Clinics Are Combining to Achieve Efficiencies and Improve Care

CHCF releases toolkit to guide community health centers through a daunting process

Kathryn Powell, CEO, Petaluma Health Center
Kathryn Powell, CEO of Petaluma Health Center: “We work on passion. . . . We don’t have a lot of money. We’re always trying to make do with less.” Photo: Sarahbeth Maney

The rural northwest corner of Marin County, a stunning landscape that ends abruptly at California’s rugged and breathtaking Pacific coast, has long been home to people with low incomes in need of high-quality, affordable medical care. That’s why more than 40 years ago, the community created a local organization to provide it, the Coastal Health Alliance.

In recent years, it became apparent that Coastal Health, a small, standalone primary care clinic, wasn’t able to chart a path toward long-term sustainability. While facing challenges in recruiting and retaining staff, navigating complex federal regulations, and coping with low reimbursements, Coastal Health was struggling to stay afloat. In response, on July 1, Coastal Health combined with a larger Federally Qualified Health Center (FQHC) just over the mountains in Petaluma, a city that could support a more robust organizational infrastructure, draw patients from a wider area, and ensure financial stability.

Notes from an Acquisition

On April 1, 2020, in the middle of the coronavirus shutdown, Ravenswood Family Health Center in East Palo Alto acquired MayView Community Health Center and its three clinics in Santa Clara County.

Luisa Buada
Luisa Buada, RN, MPH

Ravenswood CEO Luisa Buada, RN, MPH, shared these suggestions for acquiring organizations that she learned from this transaction. These might not be applicable to every organization, but they bear consideration as issues to be aware of:

  • Create a shared value statement. We started a board transition team from each site to talk about what really mattered, the more emotional things: the name, are you going to take us over and close us down? There’s a lot of fear in these types of arrangements. The CHCF document on how to evaluate your values, how to bring cultures together, was very helpful.
  • Move fast. When MayView didn’t get its federal grant in August 2019, they figured they had six months left. The first meeting we had with our board was September 2019. On December 10, we all agreed we would move forward with the acquisition. They were going to go bankrupt if we didn’t take them over. On March 31 their employees became our employees.
  • Go on a couple dates early on. It’s to reduce the anxieties, create a safe space for people to say what’s on their mind, to resolve the potentially volatile issues that come up later. The concerns of the board are often different from those of the staff. You don’t want an arranged marriage where there is no homogeneity.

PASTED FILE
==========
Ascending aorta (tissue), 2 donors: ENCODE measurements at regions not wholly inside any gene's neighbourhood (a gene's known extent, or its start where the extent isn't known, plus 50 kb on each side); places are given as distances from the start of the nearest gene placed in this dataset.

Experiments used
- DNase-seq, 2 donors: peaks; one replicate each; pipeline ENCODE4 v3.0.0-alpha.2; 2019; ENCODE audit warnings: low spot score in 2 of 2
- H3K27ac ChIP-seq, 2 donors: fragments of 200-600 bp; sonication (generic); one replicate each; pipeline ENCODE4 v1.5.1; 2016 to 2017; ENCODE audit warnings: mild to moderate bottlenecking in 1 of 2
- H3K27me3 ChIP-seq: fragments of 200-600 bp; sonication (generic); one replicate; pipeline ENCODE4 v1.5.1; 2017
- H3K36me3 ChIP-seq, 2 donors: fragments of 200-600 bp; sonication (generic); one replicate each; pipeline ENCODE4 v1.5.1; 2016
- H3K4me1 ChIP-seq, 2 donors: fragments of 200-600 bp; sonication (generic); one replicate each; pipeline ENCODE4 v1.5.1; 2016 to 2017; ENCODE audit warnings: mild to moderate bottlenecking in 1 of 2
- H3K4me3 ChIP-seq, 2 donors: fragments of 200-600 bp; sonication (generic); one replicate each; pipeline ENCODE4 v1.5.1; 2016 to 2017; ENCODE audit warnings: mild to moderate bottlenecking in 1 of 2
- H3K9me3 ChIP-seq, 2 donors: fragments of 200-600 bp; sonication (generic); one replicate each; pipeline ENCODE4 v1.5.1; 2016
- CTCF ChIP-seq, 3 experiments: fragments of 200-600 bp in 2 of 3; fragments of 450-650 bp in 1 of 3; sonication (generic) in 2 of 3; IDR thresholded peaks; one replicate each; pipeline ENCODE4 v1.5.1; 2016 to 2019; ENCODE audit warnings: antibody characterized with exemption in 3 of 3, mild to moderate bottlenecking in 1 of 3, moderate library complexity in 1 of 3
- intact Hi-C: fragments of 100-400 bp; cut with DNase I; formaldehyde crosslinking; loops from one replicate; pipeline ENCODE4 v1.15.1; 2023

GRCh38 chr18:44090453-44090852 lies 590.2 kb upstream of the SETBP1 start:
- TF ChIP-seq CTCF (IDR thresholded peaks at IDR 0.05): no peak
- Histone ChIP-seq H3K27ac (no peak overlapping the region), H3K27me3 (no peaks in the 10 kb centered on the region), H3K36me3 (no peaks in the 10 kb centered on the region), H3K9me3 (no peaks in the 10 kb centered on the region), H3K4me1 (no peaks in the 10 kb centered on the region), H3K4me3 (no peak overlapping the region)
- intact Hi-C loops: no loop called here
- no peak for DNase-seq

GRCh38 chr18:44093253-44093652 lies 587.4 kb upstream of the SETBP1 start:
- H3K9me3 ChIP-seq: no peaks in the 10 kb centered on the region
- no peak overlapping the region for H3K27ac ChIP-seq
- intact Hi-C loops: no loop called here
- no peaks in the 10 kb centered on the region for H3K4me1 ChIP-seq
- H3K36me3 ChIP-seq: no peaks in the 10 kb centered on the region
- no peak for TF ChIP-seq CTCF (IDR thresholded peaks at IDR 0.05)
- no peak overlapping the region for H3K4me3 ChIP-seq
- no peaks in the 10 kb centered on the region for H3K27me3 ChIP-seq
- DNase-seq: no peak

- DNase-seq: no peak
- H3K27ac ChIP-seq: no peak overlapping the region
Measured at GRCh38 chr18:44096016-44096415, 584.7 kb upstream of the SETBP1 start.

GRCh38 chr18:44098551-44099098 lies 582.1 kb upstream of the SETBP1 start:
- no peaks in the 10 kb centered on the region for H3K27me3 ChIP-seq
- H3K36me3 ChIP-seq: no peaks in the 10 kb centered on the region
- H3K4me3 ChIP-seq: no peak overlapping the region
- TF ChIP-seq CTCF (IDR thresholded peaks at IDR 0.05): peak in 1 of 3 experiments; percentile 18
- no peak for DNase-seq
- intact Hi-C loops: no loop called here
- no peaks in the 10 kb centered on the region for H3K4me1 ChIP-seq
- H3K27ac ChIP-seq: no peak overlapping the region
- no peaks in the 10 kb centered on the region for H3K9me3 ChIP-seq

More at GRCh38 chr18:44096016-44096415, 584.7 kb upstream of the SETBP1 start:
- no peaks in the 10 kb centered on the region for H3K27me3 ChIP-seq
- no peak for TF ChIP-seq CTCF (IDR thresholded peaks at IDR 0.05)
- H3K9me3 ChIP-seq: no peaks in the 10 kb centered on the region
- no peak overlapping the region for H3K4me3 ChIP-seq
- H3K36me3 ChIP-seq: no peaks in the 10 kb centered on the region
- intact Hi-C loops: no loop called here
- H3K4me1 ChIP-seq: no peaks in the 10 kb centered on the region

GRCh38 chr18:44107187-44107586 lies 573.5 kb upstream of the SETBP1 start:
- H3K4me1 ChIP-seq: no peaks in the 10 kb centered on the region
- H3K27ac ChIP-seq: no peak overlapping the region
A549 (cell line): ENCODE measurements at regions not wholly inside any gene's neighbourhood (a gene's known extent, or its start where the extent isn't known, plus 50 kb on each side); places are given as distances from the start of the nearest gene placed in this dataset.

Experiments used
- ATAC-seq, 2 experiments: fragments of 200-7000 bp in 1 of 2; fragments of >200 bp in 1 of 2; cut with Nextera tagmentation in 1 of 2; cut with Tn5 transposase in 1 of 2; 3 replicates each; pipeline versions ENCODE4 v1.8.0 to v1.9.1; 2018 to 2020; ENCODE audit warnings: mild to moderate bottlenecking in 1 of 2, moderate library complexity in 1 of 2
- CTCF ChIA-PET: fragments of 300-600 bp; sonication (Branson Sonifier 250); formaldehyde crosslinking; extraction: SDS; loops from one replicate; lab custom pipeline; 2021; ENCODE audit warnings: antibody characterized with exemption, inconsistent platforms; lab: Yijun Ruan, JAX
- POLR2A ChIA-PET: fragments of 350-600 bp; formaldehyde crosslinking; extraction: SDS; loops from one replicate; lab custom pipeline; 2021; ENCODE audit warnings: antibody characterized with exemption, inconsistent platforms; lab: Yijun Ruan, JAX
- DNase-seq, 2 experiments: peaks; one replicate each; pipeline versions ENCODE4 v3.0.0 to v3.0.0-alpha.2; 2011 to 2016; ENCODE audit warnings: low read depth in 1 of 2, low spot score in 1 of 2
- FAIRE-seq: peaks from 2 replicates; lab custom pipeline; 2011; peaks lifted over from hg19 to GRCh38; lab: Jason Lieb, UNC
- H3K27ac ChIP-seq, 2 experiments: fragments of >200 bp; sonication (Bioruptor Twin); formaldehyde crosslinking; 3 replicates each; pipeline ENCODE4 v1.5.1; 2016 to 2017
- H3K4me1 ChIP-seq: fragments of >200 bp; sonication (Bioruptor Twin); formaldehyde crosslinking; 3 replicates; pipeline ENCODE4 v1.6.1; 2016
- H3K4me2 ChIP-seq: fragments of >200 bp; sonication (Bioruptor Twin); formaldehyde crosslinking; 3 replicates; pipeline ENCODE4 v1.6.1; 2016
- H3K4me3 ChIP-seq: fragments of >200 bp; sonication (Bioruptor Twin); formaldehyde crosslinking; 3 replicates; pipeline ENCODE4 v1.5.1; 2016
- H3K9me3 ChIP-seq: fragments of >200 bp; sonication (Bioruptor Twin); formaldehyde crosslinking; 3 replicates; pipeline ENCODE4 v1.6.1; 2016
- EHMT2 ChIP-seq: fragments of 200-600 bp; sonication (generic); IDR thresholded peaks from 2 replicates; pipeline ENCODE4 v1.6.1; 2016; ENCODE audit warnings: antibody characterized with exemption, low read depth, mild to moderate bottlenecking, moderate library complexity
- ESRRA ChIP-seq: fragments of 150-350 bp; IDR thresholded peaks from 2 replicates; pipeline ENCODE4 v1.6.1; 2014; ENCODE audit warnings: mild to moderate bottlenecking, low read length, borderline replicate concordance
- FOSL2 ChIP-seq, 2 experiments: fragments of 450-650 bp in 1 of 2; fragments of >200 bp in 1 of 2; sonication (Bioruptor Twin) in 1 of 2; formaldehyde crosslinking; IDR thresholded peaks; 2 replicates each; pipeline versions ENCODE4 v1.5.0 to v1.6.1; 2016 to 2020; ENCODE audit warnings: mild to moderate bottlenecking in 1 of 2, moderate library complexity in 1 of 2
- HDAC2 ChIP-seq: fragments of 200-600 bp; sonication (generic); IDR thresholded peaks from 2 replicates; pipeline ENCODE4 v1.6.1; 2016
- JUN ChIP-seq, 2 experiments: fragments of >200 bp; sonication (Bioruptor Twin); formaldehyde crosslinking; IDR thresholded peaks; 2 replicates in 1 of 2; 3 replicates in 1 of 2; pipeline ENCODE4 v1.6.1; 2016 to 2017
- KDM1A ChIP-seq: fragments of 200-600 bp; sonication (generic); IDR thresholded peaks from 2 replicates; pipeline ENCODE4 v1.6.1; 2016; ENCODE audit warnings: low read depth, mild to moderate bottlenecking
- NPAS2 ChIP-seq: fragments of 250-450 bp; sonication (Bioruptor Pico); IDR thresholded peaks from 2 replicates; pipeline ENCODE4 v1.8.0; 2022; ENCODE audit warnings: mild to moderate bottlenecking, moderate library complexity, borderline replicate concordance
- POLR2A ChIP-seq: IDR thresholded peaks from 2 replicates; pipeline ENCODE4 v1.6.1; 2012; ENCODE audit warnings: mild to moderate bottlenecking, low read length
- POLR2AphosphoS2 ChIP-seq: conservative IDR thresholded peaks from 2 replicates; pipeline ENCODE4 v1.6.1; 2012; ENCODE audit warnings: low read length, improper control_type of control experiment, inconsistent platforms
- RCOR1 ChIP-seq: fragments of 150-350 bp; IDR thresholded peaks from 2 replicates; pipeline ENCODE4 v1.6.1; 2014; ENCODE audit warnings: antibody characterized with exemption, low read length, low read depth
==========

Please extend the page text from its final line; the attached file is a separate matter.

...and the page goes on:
• Look at the balance of compliance in each organization. That is where you’re going to have conflicts down the road. People may be used to not being in compliance.
  • Be open to walking away.
  • Feed the peeps. Every time we had a meeting with MayView people, we brought food. It always helps to feed people. At their clinic, any time they had food, because of their financial situation, it was a potluck. The staff had to bring their food. So we said, we’ll feed you. We wanted them to think, “Mom’s going to take care of us.” That made a big difference.

—J. Duncan Moore Jr.

Coastal Health is not alone in such struggles. Other smaller FQHCs and small independent physician providers in California face the same dilemmas and may end up making similar choices. Consolidations like the one between Coastal Health and Petaluma Health Center demonstrate how organizations can achieve greater scale and continue to provide accessible care to the Californians they serve.

That’s why CHCF commissioned a guidebook to help California FQHCs that are considering a merger or acquisition or are endeavoring to implement one. The new toolkit, called Mergers and Acquisitions: A Practical Guide for Community Health Centers, is intended to provide tactical support and guidance for those going through the process. The foundation will unveil the toolkit in a virtual conference on Oct. 12.

“Soup-to-Nuts” Guide

“It has been increasingly challenging for small health centers and small physician practices that provide care to Medi-Cal enrollees to thrive in the current environment,” said Carlina Hansen, a CHCF senior program officer. The toolkit is intended to be a “soup-to-nuts guide for mergers, from due diligence to closure. There are a lot of pitfalls along the way, and we hope that this guide will help people avoid them so they can create strong, lasting partnerships.”

Those who dedicate their professional lives to nonprofit medical care for low-income populations do not typically develop expertise in mergers and acquisitions (M&A). That is the province of investment bankers and business consultants. “We work on passion,” said Kathryn Powell, CEO of Petaluma Health Center, Coastal Health’s merger partner. “We don’t have a lot of money. We’re always trying to make do with less.”

The growing regulatory and compliance framework facing small health centers nationwide is a strain. An independent clinic or a small network of clinics may not have the bandwidth to satisfy the ever-expanding requirements of the US Health Resources and Services Administration, Medi-Cal, the state attorney general’s office, and Medicare, not to mention managed care contracts. The cost of regulatory overhead is exorbitant.